I can't be alone in noticing a subtle shift
in the public appreciation of Krautrock. Press release after press
release comes into The Wire HQ suggesting a group sounds like Can,
Faust and Neu! – a ridiculous claim, as they hardly sounded alike
in the first place. Nevertheless, the number of projects coping a
Krautrock feel – The
Horrors on their new album (after a pretty weak cover of
Suicide recently – another act who are threatened with looming
Brand Neu! tribute album (title says it all), featuring Oasis,
of all people (Neu! is "great tour bus music", I think Noel
Gallagher was quoted as saying), and most bizarre of all, David
Holmes. Add Portishead's Third into the mix, and
it's almost ubiquitous.
Generally they take only the most basic common denominators of German experimental rock – the motorik rhythm, the spiralling guitars, but particularly, motorik rhythm. What's going on here? Krautrock has suddenly become a signifier of seriousness, the never-ending autobahn of Neu! a kind of aspiration to never-ending longevity, but also a melancholic nostalgia for when there were still roads to be built. Often these days, dropping into a motorik rhythm isn't the sign of innovation, but a lack of anything more interesting to do. It no longer conjures up wide-open possibilities, but an aesthetic retrenchment when there's nothing else they can bring to the table.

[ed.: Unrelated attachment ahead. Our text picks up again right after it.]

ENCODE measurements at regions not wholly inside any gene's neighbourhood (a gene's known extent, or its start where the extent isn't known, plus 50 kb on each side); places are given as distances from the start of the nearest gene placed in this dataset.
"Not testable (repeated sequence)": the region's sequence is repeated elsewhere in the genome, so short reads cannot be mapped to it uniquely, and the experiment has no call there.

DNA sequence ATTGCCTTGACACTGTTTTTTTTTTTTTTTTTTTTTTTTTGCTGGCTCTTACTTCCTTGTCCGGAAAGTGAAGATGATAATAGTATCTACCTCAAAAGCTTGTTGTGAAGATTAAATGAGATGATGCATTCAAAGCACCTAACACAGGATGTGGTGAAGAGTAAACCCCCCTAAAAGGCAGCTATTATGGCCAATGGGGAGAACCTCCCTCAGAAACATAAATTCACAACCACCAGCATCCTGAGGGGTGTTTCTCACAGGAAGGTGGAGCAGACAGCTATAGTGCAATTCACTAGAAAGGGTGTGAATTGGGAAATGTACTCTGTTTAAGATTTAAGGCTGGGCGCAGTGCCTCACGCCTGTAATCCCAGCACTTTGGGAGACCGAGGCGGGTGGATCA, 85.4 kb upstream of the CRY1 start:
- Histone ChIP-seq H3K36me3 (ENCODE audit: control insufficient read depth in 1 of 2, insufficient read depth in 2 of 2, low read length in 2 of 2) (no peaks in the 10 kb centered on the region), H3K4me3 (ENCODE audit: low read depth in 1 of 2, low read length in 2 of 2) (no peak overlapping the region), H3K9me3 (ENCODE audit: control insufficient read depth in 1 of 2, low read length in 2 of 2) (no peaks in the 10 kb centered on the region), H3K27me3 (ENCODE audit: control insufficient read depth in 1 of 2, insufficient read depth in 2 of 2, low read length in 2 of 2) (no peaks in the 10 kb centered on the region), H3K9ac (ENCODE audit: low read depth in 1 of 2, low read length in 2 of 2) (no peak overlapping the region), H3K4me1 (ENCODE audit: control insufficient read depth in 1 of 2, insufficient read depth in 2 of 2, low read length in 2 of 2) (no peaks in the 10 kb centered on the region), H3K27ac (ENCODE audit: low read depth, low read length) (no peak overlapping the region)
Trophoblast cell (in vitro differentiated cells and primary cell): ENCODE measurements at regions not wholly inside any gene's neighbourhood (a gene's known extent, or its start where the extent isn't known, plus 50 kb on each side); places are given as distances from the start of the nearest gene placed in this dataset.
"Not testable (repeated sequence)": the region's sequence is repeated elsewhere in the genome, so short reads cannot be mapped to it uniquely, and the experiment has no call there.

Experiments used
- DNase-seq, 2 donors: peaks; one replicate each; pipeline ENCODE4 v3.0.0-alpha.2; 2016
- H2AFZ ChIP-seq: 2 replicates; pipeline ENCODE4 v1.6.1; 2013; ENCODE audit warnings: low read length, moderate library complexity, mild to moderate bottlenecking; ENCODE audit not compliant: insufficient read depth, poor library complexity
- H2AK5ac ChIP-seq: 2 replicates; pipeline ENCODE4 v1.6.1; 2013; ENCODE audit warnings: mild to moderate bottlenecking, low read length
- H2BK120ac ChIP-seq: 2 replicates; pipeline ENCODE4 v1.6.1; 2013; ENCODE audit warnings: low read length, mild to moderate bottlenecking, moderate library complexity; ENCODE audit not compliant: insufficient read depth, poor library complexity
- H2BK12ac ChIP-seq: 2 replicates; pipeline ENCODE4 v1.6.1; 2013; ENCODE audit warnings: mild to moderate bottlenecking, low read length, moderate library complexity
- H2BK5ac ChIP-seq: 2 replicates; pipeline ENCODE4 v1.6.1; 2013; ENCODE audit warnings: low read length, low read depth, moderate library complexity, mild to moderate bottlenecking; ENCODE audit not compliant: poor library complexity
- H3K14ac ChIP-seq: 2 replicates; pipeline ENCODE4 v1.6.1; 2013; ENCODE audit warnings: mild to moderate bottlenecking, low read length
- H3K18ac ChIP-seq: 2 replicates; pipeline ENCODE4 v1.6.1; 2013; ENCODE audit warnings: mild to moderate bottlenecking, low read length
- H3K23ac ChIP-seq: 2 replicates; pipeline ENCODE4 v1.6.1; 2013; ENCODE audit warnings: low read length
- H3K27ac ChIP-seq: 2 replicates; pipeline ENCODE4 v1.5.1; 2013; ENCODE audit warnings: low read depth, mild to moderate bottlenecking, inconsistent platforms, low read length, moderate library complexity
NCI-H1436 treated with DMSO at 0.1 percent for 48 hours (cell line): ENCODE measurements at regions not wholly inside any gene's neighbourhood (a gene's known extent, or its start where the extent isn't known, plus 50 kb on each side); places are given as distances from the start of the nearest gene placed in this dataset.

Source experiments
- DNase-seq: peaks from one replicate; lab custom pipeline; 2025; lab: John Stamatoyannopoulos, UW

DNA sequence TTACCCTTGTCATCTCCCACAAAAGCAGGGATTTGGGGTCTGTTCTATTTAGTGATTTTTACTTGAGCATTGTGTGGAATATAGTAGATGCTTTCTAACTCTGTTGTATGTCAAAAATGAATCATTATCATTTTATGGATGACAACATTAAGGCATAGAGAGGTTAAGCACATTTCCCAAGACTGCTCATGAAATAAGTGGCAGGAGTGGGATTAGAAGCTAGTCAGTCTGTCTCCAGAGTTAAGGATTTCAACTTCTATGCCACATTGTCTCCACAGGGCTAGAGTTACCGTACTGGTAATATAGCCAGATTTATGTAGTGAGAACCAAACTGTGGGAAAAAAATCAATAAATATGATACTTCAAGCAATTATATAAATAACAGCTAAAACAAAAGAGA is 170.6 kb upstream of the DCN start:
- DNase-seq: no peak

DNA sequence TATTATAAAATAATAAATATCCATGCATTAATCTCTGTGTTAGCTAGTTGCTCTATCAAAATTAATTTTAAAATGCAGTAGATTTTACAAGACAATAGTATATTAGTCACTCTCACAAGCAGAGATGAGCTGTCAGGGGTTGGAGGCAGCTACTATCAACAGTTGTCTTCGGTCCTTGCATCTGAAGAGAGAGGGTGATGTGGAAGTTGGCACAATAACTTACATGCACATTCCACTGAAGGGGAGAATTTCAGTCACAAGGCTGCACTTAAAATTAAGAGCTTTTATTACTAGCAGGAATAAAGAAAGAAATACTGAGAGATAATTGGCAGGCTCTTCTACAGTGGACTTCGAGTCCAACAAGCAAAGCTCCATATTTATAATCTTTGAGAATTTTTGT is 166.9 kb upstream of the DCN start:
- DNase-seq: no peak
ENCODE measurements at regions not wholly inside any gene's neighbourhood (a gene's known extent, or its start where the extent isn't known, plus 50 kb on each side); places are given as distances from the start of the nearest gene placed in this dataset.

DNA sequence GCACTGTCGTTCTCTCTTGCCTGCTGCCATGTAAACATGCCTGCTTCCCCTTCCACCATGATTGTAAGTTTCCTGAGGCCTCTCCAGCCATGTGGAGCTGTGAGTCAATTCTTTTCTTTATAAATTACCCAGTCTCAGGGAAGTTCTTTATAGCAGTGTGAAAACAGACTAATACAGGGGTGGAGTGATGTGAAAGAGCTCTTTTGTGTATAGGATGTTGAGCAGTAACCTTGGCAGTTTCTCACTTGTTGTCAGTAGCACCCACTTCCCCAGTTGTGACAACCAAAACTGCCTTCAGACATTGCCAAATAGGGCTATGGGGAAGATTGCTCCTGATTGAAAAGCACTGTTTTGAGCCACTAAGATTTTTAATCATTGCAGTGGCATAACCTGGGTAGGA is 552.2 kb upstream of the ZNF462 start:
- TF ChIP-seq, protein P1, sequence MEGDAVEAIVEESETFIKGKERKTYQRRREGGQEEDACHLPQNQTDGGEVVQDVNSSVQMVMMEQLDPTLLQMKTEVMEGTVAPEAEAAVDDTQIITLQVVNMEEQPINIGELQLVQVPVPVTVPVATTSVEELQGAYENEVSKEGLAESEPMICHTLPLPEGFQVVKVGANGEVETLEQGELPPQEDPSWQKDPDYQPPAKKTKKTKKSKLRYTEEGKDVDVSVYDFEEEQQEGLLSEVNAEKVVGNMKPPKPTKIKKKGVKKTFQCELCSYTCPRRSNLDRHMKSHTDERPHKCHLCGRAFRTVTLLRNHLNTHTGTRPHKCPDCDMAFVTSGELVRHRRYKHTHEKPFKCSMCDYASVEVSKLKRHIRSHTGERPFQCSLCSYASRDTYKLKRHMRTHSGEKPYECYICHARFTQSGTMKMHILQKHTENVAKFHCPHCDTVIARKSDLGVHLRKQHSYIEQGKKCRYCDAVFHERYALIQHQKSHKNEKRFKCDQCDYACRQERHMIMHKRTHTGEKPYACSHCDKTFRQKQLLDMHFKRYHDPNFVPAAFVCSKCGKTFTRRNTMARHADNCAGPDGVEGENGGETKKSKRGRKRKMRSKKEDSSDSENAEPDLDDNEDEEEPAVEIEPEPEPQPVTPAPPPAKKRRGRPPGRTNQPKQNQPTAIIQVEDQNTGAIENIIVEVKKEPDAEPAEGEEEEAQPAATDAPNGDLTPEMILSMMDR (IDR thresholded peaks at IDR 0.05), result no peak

Of course, the last thing proper Krautrockers would have done these days is just hammer away at a long-overused rhythm. And just as I was typing this post, a press release just crossed my desk namechecking Cluster and Popul Vuh, too. Of course, one shouldn't blame the artists for such material, but it does suggest Krautrock has become a currency (in all senses) in music industry speak these days.